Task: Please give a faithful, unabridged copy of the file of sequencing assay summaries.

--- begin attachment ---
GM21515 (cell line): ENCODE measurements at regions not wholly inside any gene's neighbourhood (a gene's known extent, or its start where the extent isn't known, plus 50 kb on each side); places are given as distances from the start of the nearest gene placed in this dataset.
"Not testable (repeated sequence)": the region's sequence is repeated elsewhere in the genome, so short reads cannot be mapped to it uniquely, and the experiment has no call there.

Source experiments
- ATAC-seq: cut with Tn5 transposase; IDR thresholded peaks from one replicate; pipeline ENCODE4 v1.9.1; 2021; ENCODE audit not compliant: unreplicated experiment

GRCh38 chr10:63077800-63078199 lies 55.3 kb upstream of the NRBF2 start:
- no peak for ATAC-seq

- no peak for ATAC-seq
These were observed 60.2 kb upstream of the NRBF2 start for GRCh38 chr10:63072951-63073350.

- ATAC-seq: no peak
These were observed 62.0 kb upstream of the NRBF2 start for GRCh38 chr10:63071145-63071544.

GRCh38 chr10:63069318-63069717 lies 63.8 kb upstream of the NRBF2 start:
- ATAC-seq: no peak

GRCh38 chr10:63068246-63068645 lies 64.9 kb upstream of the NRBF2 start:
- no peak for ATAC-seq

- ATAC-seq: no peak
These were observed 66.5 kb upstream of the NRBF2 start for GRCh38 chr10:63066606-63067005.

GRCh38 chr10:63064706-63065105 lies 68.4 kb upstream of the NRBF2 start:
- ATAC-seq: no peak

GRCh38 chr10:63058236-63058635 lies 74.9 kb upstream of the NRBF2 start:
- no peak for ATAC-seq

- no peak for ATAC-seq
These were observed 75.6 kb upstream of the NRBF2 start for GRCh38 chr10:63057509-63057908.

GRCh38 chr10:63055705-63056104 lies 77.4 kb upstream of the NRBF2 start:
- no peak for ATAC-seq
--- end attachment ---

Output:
GM21515 (cell line): ENCODE measurements at regions not wholly inside any gene's neighbourhood (a gene's known extent, or its start where the extent isn't known, plus 50 kb on each side); places are given as distances from the start of the nearest gene placed in this dataset.
"Not testable (repeated sequence)": the region's sequence is repeated elsewhere in the genome, so short reads cannot be mapped to it uniquely, and the experiment has no call there.

Source experiments
- ATAC-seq: cut with Tn5 transposase; IDR thresholded peaks from one replicate; pipeline ENCODE4 v1.9.1; 2021; ENCODE audit not compliant: unreplicated experiment

GRCh38 chr10:63077800-63078199 lies 55.3 kb upstream of the NRBF2 start:
- no peak for ATAC-seq

- no peak for ATAC-seq
These were observed 60.2 kb upstream of the NRBF2 start for GRCh38 chr10:63072951-63073350.

- ATAC-seq: no peak
These were observed 62.0 kb upstream of the NRBF2 start for GRCh38 chr10:63071145-63071544.

GRCh38 chr10:63069318-63069717 lies 63.8 kb upstream of the NRBF2 start:
- ATAC-seq: no peak

GRCh38 chr10:63068246-63068645 lies 64.9 kb upstream of the NRBF2 start:
- no peak for ATAC-seq

- ATAC-seq: no peak
These were observed 66.5 kb upstream of the NRBF2 start for GRCh38 chr10:63066606-63067005.

GRCh38 chr10:63064706-63065105 lies 68.4 kb upstream of the NRBF2 start:
- ATAC-seq: no peak

GRCh38 chr10:63058236-63058635 lies 74.9 kb upstream of the NRBF2 start:
- no peak for ATAC-seq

- no peak for ATAC-seq
These were observed 75.6 kb upstream of the NRBF2 start for GRCh38 chr10:63057509-63057908.

GRCh38 chr10:63055705-63056104 lies 77.4 kb upstream of the NRBF2 start:
- no peak for ATAC-seq